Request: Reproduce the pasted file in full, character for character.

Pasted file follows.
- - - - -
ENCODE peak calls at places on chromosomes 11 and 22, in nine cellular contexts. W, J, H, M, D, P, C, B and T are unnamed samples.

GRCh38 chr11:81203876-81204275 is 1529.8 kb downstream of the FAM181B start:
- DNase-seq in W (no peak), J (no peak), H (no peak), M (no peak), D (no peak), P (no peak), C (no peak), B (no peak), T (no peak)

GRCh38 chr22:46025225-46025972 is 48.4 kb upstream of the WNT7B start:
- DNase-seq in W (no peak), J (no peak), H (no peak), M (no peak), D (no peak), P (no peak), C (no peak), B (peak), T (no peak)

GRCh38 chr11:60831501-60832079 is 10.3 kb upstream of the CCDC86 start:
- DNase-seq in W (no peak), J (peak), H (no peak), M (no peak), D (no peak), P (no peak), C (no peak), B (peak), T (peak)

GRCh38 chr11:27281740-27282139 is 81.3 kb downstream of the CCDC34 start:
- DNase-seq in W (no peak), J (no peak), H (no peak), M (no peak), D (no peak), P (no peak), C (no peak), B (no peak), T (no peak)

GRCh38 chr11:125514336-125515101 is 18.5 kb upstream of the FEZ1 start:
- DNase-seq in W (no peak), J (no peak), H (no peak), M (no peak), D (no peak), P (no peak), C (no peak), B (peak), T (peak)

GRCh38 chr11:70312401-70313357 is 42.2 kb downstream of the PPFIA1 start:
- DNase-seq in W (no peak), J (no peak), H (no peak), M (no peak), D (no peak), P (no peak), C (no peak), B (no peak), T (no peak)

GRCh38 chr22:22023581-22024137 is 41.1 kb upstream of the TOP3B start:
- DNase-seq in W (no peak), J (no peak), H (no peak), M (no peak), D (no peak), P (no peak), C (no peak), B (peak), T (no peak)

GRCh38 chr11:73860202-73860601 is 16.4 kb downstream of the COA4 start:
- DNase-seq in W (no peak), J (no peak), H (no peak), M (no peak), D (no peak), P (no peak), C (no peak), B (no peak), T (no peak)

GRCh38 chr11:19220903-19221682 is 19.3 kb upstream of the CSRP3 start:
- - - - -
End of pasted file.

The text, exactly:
ENCODE peak calls at places on chromosomes 11 and 22, in nine cellular contexts. W, J, H, M, D, P, C, B and T are unnamed samples.

GRCh38 chr11:81203876-81204275 is 1529.8 kb downstream of the FAM181B start:
- DNase-seq in W (no peak), J (no peak), H (no peak), M (no peak), D (no peak), P (no peak), C (no peak), B (no peak), T (no peak)

GRCh38 chr22:46025225-46025972 is 48.4 kb upstream of the WNT7B start:
- DNase-seq in W (no peak), J (no peak), H (no peak), M (no peak), D (no peak), P (no peak), C (no peak), B (peak), T (no peak)

GRCh38 chr11:60831501-60832079 is 10.3 kb upstream of the CCDC86 start:
- DNase-seq in W (no peak), J (peak), H (no peak), M (no peak), D (no peak), P (no peak), C (no peak), B (peak), T (peak)

GRCh38 chr11:27281740-27282139 is 81.3 kb downstream of the CCDC34 start:
- DNase-seq in W (no peak), J (no peak), H (no peak), M (no peak), D (no peak), P (no peak), C (no peak), B (no peak), T (no peak)

GRCh38 chr11:125514336-125515101 is 18.5 kb upstream of the FEZ1 start:
- DNase-seq in W (no peak), J (no peak), H (no peak), M (no peak), D (no peak), P (no peak), C (no peak), B (peak), T (peak)

GRCh38 chr11:70312401-70313357 is 42.2 kb downstream of the PPFIA1 start:
- DNase-seq in W (no peak), J (no peak), H (no peak), M (no peak), D (no peak), P (no peak), C (no peak), B (no peak), T (no peak)

GRCh38 chr22:22023581-22024137 is 41.1 kb upstream of the TOP3B start:
- DNase-seq in W (no peak), J (no peak), H (no peak), M (no peak), D (no peak), P (no peak), C (no peak), B (peak), T (no peak)

GRCh38 chr11:73860202-73860601 is 16.4 kb downstream of the COA4 start:
- DNase-seq in W (no peak), J (no peak), H (no peak), M (no peak), D (no peak), P (no peak), C (no peak), B (no peak), T (no peak)

GRCh38 chr11:19220903-19221682 is 19.3 kb upstream of the CSRP3 start: